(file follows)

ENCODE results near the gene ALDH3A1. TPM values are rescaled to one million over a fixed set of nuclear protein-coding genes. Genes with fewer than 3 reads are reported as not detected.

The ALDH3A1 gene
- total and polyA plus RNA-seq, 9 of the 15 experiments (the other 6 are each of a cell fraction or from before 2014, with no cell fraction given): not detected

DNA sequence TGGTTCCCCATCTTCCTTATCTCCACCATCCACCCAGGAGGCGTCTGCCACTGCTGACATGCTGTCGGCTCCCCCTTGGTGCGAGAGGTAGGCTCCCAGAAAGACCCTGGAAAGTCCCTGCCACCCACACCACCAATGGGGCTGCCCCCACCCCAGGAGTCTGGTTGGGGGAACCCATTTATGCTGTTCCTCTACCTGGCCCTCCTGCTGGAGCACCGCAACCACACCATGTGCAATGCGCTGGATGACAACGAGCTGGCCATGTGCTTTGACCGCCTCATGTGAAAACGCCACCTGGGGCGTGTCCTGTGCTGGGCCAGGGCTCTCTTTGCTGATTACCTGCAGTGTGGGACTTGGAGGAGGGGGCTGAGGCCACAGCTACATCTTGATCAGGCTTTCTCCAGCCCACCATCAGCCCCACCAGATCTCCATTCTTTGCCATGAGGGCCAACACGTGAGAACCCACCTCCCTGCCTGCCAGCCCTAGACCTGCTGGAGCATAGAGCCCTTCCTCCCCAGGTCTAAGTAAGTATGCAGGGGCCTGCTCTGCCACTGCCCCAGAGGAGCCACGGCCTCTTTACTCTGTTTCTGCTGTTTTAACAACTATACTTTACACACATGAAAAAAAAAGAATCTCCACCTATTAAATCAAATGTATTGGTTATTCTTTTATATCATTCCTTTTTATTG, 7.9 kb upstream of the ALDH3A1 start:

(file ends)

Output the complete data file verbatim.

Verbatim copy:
ENCODE results near the gene ALDH3A1. TPM values are rescaled to one million over a fixed set of nuclear protein-coding genes. Genes with fewer than 3 reads are reported as not detected.

The ALDH3A1 gene
- total and polyA plus RNA-seq, 9 of the 15 experiments (the other 6 are each of a cell fraction or from before 2014, with no cell fraction given): not detected

DNA sequence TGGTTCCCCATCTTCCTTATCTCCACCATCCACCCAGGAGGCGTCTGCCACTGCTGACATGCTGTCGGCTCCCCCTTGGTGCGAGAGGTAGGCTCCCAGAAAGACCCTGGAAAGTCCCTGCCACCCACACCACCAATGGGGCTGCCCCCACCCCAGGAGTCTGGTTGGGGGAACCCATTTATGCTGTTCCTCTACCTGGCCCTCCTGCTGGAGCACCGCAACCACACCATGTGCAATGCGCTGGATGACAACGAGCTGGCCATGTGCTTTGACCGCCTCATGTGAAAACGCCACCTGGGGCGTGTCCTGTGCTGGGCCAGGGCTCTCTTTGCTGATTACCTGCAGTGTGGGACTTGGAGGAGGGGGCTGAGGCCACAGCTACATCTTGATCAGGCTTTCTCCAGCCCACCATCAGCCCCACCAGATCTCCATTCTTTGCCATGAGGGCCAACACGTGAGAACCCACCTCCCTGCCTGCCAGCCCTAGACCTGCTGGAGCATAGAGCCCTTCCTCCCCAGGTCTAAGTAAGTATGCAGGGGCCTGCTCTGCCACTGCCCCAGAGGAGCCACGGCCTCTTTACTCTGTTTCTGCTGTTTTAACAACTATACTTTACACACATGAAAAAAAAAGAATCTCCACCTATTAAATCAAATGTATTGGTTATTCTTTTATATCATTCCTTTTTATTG, 7.9 kb upstream of the ALDH3A1 start: